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Communications.

We invite all members of the University to contribute to this column, but we are not responsible for the sentiments expressed.

NO WRITER ATTRIBUTED

Editors Daily Crimson:

DEAR SIRS.- At a time of the year when other subjects about college do not attract general interest, perhaps you will find room in your columns for some remarks about the state of rowing at Harvard.

At present there are two events which fill up the rowing calendar of the university-the class races and the Yale race. Other events happen, of almost no importance, such as the scratch races in the fall and a sculling match in the spring. Though the first are usually well attended and quite interesting, they afford no experience in rowing and are not thought of a week before or a week after the event. The sculling race excites no interest whatever except to the participants and half a dozen lookers-on.

In every freshman class there are scores of men who try for their class crew in the fall, and, failing to get on, never see anything more of rowing than some painful, spiritless drudgery in an eight oared barge or on the rowing weights. Now out of all these men there are few who, if introduced to shell rowing or racing of any kind, would not be enchanted with it, and many during their whole college course would engage in rowing as others do in tennis. There has not been room, heretofore, in the boat-house for more boats than those used by the class and 'varsity crews, but since a new boat house has been put up, which the regular crews will not trouble, such men will be enabled at a small expense to carry on their sport as much as they please. There must be many men in college who would enjoy a sculling race vastly, and not the race only, but much more the practice on the river. Pairoared, and four-oared rowing is also very pleasant, and if there were cups offered or a suitable race arranged, many would go into the sport with zest. Such races, once started, would grow in popularity and rowing in time become established on much firmer ground.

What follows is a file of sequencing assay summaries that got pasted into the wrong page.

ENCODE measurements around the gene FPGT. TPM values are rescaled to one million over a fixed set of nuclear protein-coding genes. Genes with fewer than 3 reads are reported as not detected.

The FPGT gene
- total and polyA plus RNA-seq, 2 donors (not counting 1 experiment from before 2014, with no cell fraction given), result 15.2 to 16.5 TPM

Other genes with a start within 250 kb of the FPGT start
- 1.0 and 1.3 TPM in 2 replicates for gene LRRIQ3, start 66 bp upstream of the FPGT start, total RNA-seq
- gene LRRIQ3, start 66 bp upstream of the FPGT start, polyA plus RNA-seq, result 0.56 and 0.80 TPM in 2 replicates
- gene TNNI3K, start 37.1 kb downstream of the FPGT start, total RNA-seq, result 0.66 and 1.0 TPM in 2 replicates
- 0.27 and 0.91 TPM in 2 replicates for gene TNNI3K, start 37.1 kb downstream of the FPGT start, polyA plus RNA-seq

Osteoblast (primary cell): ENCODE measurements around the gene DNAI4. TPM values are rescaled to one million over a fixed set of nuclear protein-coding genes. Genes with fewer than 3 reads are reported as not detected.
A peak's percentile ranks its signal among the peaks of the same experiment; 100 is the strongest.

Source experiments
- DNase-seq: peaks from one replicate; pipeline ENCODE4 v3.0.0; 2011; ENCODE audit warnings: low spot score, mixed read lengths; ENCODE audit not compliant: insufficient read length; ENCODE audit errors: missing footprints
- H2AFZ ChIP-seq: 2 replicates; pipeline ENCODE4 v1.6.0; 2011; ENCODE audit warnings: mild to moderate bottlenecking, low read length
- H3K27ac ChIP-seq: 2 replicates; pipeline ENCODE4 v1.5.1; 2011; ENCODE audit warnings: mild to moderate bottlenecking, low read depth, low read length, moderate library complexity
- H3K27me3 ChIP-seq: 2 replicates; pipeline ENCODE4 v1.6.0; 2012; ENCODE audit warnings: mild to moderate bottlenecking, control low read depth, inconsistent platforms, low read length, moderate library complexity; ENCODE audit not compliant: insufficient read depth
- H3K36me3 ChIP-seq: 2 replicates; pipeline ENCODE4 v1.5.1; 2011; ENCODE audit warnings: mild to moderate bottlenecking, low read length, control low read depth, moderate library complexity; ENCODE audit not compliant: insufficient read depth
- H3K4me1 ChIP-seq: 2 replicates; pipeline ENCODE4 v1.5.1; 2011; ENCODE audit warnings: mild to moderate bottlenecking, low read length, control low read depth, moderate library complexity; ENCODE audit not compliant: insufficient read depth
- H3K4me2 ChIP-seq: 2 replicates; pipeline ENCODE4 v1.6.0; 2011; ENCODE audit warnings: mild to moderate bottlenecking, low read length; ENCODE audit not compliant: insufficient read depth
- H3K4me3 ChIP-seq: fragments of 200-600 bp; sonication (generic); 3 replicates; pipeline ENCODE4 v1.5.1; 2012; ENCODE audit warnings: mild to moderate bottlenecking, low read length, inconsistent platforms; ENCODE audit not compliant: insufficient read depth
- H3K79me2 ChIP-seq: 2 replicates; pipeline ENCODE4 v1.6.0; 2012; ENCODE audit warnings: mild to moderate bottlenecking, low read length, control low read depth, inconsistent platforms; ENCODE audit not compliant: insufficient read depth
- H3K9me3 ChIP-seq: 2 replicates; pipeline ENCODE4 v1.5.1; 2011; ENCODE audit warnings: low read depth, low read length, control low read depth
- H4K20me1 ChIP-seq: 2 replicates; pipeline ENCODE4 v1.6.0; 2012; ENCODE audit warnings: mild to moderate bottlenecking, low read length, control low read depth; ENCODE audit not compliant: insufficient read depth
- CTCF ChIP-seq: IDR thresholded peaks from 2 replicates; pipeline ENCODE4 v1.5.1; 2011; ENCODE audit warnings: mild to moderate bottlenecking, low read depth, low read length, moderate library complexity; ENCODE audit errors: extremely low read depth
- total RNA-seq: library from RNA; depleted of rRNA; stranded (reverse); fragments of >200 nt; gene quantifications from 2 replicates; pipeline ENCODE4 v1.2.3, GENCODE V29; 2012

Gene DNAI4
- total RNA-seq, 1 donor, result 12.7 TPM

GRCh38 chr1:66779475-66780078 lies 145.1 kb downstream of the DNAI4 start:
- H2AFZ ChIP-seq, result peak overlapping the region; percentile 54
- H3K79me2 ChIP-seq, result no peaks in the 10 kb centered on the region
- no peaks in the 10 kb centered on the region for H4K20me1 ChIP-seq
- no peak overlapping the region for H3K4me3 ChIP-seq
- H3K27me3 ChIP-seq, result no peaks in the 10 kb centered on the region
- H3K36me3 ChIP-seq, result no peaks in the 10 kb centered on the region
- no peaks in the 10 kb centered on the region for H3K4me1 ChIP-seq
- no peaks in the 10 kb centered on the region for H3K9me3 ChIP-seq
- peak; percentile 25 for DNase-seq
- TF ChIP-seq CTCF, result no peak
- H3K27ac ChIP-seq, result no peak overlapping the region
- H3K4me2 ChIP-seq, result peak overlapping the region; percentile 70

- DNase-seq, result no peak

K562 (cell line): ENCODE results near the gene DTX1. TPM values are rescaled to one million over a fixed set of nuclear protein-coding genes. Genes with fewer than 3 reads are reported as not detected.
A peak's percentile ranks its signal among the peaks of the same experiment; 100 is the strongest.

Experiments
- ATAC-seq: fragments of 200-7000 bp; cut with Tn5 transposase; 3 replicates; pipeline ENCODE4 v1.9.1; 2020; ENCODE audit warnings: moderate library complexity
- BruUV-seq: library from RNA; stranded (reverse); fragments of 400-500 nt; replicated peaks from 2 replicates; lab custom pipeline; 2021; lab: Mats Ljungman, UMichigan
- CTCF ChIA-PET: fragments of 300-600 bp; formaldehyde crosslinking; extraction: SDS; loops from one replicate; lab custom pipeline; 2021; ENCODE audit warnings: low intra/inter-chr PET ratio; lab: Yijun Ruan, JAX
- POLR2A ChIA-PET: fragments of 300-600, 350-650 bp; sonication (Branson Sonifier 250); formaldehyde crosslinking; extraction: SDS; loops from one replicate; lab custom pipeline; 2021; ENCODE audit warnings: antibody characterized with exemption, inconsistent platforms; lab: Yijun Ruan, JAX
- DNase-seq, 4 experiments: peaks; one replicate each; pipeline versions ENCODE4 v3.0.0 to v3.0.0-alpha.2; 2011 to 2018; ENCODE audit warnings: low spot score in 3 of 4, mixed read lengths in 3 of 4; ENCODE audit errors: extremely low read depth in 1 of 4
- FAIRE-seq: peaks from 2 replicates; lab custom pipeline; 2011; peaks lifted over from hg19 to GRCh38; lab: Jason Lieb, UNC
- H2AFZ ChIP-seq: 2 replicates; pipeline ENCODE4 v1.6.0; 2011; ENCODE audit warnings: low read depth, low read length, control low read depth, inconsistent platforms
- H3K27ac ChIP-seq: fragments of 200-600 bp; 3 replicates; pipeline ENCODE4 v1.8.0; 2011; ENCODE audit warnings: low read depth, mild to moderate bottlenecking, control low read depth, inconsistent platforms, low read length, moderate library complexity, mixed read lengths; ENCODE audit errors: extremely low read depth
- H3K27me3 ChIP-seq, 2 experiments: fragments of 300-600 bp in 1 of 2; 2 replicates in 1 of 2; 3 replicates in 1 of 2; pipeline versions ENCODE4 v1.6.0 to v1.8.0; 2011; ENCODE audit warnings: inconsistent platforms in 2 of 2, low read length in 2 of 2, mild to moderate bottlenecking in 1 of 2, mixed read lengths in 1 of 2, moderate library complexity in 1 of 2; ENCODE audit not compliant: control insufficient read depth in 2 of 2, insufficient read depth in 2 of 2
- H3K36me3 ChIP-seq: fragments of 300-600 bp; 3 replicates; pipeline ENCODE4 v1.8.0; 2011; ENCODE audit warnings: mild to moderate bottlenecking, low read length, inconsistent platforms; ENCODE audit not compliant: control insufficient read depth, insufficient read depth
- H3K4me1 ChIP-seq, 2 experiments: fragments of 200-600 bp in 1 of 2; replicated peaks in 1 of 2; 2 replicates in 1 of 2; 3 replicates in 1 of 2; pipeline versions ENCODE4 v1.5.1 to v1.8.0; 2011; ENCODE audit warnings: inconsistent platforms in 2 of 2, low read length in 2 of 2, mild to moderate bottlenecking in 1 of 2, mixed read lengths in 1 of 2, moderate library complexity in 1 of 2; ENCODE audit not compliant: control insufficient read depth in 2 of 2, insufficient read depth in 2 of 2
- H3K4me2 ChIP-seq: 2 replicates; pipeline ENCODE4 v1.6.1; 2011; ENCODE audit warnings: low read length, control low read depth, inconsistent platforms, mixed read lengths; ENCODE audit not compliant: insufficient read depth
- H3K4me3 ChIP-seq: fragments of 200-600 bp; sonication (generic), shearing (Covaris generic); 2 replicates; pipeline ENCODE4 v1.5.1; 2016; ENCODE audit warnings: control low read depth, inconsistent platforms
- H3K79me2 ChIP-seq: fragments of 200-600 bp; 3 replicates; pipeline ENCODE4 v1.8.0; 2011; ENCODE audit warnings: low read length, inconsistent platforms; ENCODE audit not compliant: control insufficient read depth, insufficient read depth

If men could appreciate the pleasure of sculling, they would go into the "Harvard Cup" races with enthusiasm. There is a fine silver challenge cup which the winner holds for one year, besides a handsome plated cup to keep forever. On the challenge cup the winner has his name engraved and thus passes down the fame of his prowess to the future.

But it is not the cup which is most attractive to the real oarsman, but the fun of sculling-an art which, once acquired, will yield more pleasure to many than any other sport. I earnestly hope that men will not be discouraged by imaginary difficulties, but find out at least what advantages there are for sculling in Cambridge.

I am informed that the new boat house will be stocked with a number of singles, pair-oars, and fours, not of the very lightest sort, but light enough to race in or to upset in. A meeting will be held, later in the season, of all those enough interested in the project of a sculling race even to talk about it. In the meantime, I suppose, the CRIMSON will be willing to print suggestions from any who may have plans or schemes to better the mode of carrying on the race.

J. R. FINLAY.

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